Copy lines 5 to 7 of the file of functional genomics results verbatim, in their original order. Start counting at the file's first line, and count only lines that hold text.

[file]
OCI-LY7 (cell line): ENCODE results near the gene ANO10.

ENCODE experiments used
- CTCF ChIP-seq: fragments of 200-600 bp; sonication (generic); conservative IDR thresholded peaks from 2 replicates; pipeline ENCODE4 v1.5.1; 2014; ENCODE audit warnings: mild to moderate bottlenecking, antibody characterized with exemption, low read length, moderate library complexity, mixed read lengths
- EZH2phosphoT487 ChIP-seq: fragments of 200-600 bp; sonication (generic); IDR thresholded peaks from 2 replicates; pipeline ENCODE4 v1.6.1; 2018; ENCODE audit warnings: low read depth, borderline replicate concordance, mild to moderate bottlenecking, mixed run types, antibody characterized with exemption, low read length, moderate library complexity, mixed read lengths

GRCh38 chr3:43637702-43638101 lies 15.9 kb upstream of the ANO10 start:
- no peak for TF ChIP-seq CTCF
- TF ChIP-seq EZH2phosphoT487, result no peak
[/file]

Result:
GRCh38 chr3:43637702-43638101 lies 15.9 kb upstream of the ANO10 start:
- no peak for TF ChIP-seq CTCF
- TF ChIP-seq EZH2phosphoT487, result no peak